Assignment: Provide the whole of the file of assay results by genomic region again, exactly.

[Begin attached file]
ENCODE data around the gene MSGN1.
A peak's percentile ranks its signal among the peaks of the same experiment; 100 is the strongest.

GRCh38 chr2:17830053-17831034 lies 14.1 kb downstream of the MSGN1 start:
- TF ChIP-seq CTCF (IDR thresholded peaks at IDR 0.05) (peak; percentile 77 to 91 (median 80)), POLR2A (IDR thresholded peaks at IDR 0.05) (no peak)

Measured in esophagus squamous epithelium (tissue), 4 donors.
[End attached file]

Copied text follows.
ENCODE data around the gene MSGN1.
A peak's percentile ranks its signal among the peaks of the same experiment; 100 is the strongest.

GRCh38 chr2:17830053-17831034 lies 14.1 kb downstream of the MSGN1 start:
- TF ChIP-seq CTCF (IDR thresholded peaks at IDR 0.05) (peak; percentile 77 to 91 (median 80)), POLR2A (IDR thresholded peaks at IDR 0.05) (no peak)

Measured in esophagus squamous epithelium (tissue), 4 donors.